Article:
The bad news is that none of these formats rips directly into itunes. You need third party software to get it into a format that itunes can even read, and these programs are not nearly as user friendly as itunes. I've also had no luck getting my surround sound rips to play at all in itunes, so I use itunes for stereo music only. My solution for the moment is to just play the discs directly on my pioneer DVD or panasonic blu ray on my main system, since that's the only gear I have that can play them at full resolution anyway. For all my portable gear, I put downsampled 48/16 rips of the stereo mixes into itunes, which is the best quality my iphone will output anyway and it keeps the file sizes down.

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post #21 of 41 Old 02-07-2013, 12:18 PM - Thread Starter
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Each version is a separate title on the disc, and has a different set of data. There's enough space on these discs that a lot of releases have three or four versions of the same album. For example, you might get a 96/24 stereo version, separate 96/24 5.1 version. Again, it varies by release.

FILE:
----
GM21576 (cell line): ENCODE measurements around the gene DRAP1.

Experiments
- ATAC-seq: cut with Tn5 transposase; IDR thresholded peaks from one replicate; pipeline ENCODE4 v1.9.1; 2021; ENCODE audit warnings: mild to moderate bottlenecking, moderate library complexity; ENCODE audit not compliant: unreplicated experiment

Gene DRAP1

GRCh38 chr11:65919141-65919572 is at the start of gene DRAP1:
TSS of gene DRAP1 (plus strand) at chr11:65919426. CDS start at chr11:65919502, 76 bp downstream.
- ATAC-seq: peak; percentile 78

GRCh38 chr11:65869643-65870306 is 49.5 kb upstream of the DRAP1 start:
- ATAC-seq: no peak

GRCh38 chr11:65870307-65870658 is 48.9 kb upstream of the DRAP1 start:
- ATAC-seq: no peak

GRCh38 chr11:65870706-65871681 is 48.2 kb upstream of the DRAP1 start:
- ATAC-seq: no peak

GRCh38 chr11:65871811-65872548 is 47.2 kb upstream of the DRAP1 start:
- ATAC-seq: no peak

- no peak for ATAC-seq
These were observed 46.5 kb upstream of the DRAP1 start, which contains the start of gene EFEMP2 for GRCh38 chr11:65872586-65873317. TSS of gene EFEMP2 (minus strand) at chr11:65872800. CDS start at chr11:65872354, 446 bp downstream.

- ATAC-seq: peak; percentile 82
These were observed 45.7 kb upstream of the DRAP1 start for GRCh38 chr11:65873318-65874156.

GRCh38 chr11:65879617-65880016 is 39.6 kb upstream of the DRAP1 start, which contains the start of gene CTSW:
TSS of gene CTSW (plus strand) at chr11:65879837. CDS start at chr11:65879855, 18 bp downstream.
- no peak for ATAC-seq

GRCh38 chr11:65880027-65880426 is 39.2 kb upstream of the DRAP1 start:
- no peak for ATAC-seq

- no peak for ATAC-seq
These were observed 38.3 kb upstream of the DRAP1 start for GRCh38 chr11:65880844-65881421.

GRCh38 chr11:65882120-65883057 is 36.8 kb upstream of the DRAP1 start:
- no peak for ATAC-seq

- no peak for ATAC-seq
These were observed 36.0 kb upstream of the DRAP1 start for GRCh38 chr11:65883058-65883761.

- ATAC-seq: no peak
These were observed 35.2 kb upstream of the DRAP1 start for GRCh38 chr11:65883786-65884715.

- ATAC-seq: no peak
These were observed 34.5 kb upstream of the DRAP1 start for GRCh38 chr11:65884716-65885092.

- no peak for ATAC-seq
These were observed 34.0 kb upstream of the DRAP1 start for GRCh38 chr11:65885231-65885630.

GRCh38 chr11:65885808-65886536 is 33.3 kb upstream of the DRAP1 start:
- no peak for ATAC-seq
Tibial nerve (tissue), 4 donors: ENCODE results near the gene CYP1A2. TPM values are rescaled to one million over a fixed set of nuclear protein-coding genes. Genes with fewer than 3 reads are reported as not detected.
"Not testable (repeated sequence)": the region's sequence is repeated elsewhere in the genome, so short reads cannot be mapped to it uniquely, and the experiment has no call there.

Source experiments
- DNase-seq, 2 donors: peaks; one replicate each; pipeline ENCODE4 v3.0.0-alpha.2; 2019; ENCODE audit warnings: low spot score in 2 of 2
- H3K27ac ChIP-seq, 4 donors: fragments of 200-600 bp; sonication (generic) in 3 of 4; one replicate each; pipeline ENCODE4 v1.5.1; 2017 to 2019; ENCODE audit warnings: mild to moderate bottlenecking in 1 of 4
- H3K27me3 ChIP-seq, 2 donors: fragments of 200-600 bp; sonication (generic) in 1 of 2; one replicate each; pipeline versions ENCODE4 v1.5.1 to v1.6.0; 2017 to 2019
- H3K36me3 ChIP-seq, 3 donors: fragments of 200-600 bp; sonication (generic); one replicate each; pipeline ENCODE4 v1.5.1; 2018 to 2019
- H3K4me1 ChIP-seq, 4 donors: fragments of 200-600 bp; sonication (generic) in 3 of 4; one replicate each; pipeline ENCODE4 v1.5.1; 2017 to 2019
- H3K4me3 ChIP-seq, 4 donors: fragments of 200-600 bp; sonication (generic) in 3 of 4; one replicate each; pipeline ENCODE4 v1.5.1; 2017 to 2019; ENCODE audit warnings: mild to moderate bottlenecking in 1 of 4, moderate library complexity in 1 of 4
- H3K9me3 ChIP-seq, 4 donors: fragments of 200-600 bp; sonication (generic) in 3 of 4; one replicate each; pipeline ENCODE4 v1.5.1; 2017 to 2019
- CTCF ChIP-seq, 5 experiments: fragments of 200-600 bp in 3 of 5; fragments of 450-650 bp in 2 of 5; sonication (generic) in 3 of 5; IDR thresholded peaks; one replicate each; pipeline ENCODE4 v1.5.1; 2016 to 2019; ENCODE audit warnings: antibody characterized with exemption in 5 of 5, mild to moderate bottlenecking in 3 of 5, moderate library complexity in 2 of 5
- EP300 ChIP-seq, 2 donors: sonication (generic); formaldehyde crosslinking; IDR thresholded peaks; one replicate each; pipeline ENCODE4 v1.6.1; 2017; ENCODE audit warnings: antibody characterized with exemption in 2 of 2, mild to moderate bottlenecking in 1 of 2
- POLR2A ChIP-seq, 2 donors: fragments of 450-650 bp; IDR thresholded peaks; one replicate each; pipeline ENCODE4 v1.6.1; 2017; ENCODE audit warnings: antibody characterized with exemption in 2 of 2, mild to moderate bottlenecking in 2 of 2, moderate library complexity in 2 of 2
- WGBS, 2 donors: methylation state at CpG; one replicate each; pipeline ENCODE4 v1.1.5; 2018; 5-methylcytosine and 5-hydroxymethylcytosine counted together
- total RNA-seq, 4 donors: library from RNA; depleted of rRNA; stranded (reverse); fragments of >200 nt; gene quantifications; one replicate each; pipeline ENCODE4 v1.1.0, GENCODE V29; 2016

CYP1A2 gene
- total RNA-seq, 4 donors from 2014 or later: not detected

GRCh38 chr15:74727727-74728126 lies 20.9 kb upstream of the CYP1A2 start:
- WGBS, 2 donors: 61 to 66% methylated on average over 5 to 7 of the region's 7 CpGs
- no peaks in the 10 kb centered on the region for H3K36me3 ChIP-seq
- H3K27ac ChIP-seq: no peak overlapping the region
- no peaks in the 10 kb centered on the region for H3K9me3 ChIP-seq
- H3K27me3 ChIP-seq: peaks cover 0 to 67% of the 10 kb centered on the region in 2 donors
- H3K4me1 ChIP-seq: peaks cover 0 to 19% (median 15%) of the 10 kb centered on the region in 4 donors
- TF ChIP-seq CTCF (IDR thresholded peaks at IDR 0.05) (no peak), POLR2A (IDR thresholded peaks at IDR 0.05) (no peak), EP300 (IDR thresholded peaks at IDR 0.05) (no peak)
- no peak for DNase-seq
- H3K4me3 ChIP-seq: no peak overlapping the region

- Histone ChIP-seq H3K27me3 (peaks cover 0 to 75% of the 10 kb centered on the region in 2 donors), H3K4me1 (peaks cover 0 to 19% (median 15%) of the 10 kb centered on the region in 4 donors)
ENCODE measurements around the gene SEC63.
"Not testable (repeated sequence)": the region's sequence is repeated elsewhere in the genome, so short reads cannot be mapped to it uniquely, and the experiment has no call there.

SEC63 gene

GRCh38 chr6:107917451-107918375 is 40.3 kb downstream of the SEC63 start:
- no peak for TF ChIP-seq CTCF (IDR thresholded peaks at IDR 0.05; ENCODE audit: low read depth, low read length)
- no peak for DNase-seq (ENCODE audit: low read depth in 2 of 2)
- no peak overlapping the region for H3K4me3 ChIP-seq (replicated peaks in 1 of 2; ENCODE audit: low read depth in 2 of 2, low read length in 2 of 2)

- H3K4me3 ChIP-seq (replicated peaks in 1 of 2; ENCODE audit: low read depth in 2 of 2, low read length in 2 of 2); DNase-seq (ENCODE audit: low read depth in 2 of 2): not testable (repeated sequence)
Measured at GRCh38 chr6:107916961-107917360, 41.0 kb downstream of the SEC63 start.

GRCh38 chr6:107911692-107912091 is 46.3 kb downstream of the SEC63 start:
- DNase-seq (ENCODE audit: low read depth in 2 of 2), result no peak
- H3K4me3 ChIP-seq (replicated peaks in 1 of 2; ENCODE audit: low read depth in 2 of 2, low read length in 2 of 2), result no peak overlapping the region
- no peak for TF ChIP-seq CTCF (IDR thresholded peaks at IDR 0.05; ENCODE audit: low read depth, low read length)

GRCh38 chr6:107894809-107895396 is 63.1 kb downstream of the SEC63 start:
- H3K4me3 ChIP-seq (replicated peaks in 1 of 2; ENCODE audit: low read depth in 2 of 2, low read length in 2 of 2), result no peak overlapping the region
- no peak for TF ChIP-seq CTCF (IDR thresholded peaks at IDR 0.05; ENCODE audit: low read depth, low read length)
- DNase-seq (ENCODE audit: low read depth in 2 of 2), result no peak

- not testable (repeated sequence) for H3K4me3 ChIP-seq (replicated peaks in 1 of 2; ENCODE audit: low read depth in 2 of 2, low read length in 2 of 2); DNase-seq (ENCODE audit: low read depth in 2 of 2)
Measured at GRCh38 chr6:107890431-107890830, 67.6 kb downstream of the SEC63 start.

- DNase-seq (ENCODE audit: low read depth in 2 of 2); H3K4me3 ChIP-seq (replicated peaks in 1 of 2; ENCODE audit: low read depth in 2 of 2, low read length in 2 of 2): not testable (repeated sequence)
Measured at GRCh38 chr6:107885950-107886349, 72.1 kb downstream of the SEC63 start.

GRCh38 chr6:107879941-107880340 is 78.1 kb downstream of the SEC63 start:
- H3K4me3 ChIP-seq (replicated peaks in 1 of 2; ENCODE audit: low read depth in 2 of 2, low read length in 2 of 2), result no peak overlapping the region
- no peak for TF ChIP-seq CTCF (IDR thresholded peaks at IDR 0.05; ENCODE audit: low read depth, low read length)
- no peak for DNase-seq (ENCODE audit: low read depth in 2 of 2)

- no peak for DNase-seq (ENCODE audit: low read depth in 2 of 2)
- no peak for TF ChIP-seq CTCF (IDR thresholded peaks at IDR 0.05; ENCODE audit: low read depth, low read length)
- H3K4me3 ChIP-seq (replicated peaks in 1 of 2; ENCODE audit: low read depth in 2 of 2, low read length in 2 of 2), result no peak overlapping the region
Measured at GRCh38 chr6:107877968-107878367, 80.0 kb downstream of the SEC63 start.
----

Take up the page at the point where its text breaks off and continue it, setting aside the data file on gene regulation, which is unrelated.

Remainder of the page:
You can play 2.0 stereo in "surround" processing mode, but it's not true surround. The 2.0 mix has one left audio channel and one right. Modern receivers can take those channels and pull out different frequencies (such as pulling out vocals to send to the center channel) to simulate a surround mix, but it's not the same as using a discrete 5.1 mix. In a 5.1 mix, there are six channels of audio instead of 2: Left and right front, center, left and right surround, and subwoofer for the low frequencies. A good example is Hotel California from Eagles: Hell Freezes Over. The band used 4 guitars, and the engineer put each guitar in a different channel for the 5.1 mix. If you ran the 2 channel mix through your receiver in surround mode, you'd get music from all the speakers, but it wouldn't be able to reproduce that effect.